5. Layer Audio (if applicable). We created a solid, and as such it doesn’t have audio. If you have a layer with audio and you’d like to mute it, simply uncheck the speaker icon.
  6. Solo Layer. This solos any layers that have this option checked. If you have 100 layers and would just like to view one or two in the composition view, check solo layer on each and they will be the only two layers to appear.
  7. Layer Colour. This determines the colour of the layer in the timeline. This is very useful for staying organised with many layers. Click on the little red box to change the colour.
  8. Layer number.
  9. Layer name. When selecting a layer you can press enter to rename it. After Effects still keeps the original name but displays the new name. You can show the original layer names by clicking on Source Name.
  10. Blending Mode. These are mathematical operations that blend layers based on their colour and luminance values.
  11. Track Matte. If you have two layers, you can tell one to display based on the other layers alpha or luminance values.
  12. Parent. Using the parent you can inherit another layers transform values. For example if one layer moves left to right on screen, you can parent a static layer to that moving layer, and it too will move left to right.
  13. Frame blending. This option turns frame blending on or off in the composition.
  14. Motion blur. This option turns motion blur on or off in the composition.
  15. Brainstorm. This enables you to quickly cycle through random values on selected effects for rapid look development.
  16. Autokey. When this option is turned on, keyframes will automatically be created if a certain parameter is triggered. For example, simply moving a layers position does not normally create position keyframes. However with autokey turned on, if you move a layers position, position keyframes will be created automatically.
  17. Graph Editor. This helps you refine keyframe interpolation using a graph and Bezier curves.

You can also find additional options by pressing F4, or clicking on toggle switches/modes.

[img 7]

  1. Continuous rasterisation. If you’re scaling a solid layer or a vector image and you’d like it to maintain perfect quality regardless of scale, check this option.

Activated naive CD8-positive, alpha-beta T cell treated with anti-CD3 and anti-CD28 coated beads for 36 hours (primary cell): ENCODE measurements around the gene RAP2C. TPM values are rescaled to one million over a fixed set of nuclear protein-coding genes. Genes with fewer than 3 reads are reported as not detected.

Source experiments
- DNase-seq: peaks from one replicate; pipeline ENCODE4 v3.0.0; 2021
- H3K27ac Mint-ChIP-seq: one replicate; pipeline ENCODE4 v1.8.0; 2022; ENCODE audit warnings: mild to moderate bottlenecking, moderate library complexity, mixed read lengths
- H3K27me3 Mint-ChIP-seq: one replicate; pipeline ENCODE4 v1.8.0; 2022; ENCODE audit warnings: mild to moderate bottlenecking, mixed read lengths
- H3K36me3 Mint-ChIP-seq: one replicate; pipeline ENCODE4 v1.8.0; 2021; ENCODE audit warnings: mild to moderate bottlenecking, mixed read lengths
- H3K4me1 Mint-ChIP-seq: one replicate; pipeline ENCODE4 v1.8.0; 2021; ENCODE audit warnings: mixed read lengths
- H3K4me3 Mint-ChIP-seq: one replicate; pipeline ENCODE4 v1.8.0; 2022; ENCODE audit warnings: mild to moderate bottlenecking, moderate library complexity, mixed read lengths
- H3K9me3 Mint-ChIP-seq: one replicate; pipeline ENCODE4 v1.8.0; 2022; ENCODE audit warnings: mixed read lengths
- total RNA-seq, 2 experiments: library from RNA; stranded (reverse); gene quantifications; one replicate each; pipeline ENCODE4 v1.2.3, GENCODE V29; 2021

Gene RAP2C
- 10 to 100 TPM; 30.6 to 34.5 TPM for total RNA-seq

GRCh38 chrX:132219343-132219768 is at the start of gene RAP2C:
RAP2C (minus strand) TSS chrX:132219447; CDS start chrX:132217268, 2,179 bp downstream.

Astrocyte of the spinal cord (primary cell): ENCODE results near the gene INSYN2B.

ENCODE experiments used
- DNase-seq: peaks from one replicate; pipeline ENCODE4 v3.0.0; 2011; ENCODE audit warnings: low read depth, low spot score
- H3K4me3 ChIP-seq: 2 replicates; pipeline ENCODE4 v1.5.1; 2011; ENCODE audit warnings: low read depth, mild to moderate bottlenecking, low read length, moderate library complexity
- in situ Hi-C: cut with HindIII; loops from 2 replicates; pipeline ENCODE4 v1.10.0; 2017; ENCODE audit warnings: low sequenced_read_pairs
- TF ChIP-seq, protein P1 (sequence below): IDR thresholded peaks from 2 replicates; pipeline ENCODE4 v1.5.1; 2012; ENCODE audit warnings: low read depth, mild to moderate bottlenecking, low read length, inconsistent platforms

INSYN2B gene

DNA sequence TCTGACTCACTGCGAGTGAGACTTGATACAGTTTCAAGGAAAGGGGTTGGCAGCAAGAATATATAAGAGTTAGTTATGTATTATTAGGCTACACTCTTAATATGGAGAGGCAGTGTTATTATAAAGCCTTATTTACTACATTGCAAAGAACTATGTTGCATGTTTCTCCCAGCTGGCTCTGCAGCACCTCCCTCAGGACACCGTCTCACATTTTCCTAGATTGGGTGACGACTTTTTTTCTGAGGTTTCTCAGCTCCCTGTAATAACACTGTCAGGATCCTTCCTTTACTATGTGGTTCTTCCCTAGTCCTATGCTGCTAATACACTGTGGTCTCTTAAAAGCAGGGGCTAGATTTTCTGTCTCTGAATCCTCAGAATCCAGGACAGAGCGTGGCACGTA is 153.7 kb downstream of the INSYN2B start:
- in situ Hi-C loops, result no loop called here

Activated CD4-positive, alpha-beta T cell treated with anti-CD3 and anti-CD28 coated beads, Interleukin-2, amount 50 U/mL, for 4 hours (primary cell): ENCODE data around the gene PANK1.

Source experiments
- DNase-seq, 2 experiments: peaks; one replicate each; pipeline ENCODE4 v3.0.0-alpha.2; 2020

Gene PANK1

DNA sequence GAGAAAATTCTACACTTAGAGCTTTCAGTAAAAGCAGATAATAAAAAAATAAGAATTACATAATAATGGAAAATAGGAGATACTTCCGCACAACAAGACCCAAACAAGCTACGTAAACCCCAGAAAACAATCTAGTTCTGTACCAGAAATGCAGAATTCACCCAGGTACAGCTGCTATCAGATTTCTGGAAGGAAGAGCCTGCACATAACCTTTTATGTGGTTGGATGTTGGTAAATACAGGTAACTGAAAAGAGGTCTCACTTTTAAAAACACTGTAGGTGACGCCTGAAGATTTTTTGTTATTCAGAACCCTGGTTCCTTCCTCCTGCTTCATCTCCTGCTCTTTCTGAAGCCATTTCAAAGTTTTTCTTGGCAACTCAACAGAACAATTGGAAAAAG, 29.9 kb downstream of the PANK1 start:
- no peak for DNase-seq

2. Layer quality. By default this is set to best but if your scene is slow you can make some or all layers draft quality to speed things up.
  3. Enable effects (if applicable). If your layer has many effects and you’d like to turn off all effects with one click, simply click this option. Click again to turn all effects back on.
  4. Enable frame blending (if applicable). If you need to stretch or squash the duration of live action footage, you may want to enable frame blending for a smoother result. Note that even if you have frame blending checked, it must also be turned on in the timeline options. See label no. 13 on the previous image.
  5. Enable motion blur. Checking this option will enable motion blur for the particular layer. Note that even if you have motion blur checked, it must also be turned on in the timeline options. See label no. 14 on the previous image.
  6. Adjustment layer. Check this option to have the layers effects impact the layers beneath it.
  7. Enable 3D. Checking this box enables layers to move in the z axis, as well as rotate along X, Y and Z axes.


[img 8]

1 & 2. In and out points. You can play back your work by pressing the short cut of 0 on the num pad. To play back in real time After Effects has to cache your work to ram. Once cached, it will play back from the in point and will stop when it hits the out point. To choose a different in point, drag your CTI (current time indicator) to the point in time you’d like your work to start playing from and press B. You can set the out point by dragging the CTI to a certain point and pressing N. You can also drag the in and out points with your mouse.

3 Using this slider you can view more or less of your timeline. Sliding it to the right zooms out, and sliding to the left zooms in.

4 Using this sliding bar you can navigate to different points in the timeline. In the next lesson we’ll look at key frames and effects.

188 · 1% · 256


Your Comment

Sign Up or Login to post a comment.

    Copyright © Rivera Informatic Private Ltd Contact us      Privacy Policy      Terms of use      Report Abuse      Advertising      [ZULU1097]